Hospitals and health systems believe a price transparency rule, while well-intentioned, is far too expensive to implement and is confusing, a new report found.
The report released Thursday from the health IT firm KLAS Research underscores major compliance issues surrounding a landmark rule that requires hospitals to post payer-negotiated rates for certain services in an easy-to-understand format. Compliance with the rule has been scattershot since it went into effect last year.
“There are concerns about cost, data accuracy and patient options of pricing tools; some respondents worry about patients’ ability to understand the displayed pricing data, and today, most patients are unaware online pricing information exists,” the report said.
Hospitals must offer clear pricing estimates for at least 300 shoppable hospital services and could face fines for each day of noncompliance.
KLAS spoke with 66 revenue cycle leaders to get a sense of how hospitals feel about the shift towards price transparency and the nuts and bolts of implementing the rule more than a year after its compliance deadline.
“Many hospitals comply only because they are required to by law and because they want to avoid monetary penalties,” the analysis said. “Additionally, organizations struggle to find resources to help with compliance because of the financial burden of investing in a regulation that doesn’t provide a return on investment.”
Throughout 2023, respondents say they are going to have to continually invest in new employees and technology to meet the mandate.
Among those surveyed, 52% said that the rule requires a significant number of resources to comply while 40% put resource requirements at a moderate level and 8% at a small number.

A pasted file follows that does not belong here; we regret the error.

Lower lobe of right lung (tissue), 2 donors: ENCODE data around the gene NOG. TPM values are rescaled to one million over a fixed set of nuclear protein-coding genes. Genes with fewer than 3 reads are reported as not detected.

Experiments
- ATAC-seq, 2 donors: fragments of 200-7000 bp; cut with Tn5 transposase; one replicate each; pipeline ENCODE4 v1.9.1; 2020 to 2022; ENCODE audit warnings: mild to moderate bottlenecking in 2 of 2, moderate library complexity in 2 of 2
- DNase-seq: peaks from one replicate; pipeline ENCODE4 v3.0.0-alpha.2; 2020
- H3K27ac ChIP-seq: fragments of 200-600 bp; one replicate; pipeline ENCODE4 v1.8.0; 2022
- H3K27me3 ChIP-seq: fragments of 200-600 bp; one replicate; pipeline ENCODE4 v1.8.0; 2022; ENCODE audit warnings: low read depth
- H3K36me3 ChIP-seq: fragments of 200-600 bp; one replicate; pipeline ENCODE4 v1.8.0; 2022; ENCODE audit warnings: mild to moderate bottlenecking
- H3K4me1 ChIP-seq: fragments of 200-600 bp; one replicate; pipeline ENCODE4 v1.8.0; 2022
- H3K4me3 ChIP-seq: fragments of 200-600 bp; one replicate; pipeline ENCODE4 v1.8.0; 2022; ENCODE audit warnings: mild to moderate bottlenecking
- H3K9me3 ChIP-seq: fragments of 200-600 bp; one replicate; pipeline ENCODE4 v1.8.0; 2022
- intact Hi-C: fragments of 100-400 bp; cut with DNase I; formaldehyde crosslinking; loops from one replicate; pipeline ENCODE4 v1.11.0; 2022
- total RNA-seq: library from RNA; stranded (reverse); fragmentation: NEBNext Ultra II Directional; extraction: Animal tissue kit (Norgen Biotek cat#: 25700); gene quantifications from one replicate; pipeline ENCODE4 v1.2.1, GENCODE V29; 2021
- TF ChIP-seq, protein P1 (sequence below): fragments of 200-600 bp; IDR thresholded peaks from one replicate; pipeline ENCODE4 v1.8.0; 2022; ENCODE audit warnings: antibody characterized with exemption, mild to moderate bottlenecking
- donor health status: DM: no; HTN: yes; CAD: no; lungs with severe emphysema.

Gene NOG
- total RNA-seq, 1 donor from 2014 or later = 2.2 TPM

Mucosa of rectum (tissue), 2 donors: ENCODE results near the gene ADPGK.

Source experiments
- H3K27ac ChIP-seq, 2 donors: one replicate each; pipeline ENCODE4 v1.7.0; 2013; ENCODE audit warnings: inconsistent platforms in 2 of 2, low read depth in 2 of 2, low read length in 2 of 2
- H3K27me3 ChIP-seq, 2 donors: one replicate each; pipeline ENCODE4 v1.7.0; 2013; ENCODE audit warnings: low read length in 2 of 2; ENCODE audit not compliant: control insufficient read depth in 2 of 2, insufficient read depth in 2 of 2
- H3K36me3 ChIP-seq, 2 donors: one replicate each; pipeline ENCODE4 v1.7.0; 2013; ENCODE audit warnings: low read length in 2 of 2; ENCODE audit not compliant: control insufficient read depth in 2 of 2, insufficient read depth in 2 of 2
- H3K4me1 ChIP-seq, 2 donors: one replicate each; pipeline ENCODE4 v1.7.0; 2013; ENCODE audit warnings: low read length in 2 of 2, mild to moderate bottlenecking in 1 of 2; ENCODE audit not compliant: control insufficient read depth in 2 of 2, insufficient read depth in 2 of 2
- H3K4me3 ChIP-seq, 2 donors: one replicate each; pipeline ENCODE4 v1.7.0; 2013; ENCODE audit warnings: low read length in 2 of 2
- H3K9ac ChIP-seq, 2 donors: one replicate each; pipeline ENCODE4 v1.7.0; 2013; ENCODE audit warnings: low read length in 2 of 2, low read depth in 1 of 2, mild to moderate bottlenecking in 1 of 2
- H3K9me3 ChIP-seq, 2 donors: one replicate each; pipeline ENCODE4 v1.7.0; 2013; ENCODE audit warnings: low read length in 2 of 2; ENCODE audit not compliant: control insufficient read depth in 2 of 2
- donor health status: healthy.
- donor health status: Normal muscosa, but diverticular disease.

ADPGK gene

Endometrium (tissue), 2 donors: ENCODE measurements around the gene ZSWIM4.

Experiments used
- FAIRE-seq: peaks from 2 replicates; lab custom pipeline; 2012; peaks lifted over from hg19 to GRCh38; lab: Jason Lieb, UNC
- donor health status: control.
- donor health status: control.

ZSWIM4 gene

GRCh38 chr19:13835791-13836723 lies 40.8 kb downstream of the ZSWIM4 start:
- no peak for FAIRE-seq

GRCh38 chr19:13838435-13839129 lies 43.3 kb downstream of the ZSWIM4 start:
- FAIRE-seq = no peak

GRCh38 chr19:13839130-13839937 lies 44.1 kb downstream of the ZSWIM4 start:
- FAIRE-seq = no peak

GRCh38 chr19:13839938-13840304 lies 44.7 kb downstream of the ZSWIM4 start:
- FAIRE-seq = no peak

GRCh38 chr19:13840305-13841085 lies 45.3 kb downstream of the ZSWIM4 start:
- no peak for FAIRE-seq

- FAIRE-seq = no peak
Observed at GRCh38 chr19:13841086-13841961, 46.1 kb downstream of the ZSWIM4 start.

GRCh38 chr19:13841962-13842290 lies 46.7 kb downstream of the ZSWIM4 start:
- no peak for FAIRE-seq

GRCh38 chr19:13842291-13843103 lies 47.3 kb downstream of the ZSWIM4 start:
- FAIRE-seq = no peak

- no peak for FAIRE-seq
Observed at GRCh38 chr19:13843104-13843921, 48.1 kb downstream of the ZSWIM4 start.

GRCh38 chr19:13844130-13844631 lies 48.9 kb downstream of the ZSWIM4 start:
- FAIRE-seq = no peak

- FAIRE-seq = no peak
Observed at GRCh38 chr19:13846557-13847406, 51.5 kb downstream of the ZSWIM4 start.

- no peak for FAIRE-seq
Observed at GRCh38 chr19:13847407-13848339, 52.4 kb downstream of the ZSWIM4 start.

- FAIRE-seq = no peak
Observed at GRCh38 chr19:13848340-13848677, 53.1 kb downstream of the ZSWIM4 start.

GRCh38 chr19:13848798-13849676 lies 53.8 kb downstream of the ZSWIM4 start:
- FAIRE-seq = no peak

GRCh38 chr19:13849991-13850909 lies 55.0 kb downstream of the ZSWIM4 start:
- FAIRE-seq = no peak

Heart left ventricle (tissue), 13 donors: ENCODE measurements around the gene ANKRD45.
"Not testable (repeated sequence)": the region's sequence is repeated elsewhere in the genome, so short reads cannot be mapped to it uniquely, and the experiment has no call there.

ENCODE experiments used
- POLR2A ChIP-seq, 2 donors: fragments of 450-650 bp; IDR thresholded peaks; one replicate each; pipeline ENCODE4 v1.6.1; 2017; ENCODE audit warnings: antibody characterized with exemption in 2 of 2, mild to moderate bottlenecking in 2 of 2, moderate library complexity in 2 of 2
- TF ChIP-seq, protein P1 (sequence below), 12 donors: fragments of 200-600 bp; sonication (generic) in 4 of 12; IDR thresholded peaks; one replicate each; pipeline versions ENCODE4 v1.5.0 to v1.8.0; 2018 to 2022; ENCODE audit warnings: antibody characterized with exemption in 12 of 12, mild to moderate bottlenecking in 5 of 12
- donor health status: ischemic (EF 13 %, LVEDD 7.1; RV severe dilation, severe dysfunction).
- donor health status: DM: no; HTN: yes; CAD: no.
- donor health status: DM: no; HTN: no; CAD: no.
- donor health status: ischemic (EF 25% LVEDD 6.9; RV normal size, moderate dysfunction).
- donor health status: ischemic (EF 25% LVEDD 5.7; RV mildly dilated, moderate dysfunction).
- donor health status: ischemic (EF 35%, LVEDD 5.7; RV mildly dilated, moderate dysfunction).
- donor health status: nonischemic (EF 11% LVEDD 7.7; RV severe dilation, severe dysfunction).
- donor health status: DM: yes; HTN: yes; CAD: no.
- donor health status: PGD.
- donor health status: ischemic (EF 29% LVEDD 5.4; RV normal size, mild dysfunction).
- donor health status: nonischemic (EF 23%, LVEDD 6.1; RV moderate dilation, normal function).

Many of the respondents lashed out at two parts of the rule: the requirement that facilities use machine-readable files for the pricing information and that they put online a master list of rates.
Respondents cited problems with “software used to publish the pricing information. Some say the published rates mainly benefit payer and provider organizations instead of patients.”
KLAS also explored how hospitals are looking to comply with the rule.
Third-party vendors were the most popular option, employed by 36% of respondents, while 28% who relied on their electronic medical record vendor. Only 18% relied on internal services and 18% were unsure.
The vendor that respondents most used for help was Epic, used by 16 of the revenue cycle leaders, followed by Experian Health with eight.
“Some who currently use a third party say they will consider moving to their EMR vendor’s platform in the future to further consolidate systems,” KLAS’ report said. “For example, some Epic EMR customers who use a third party for price transparency intend to move to Epic’s offering once it becomes more robust.”
A report released back in February showed that one year after the rule’s implementation only 14.5% of hospitals are fully compliant with the rule. CMS has warned more than 300 hospitals about non-compliance.
And more than a year after it went into effect, KLAS’ survey shows that confusion around the rule still reigns.
“Many organizations are not investing beyond the bare minimum requirements, and they don’t plan to do more until there is further clarity around the regulations and the expectations going forward,” KLAS wrote.
Respondents say they don’t know what types of resources are going to be required in the future as “price transparency rules evolve or are interpreted differently.”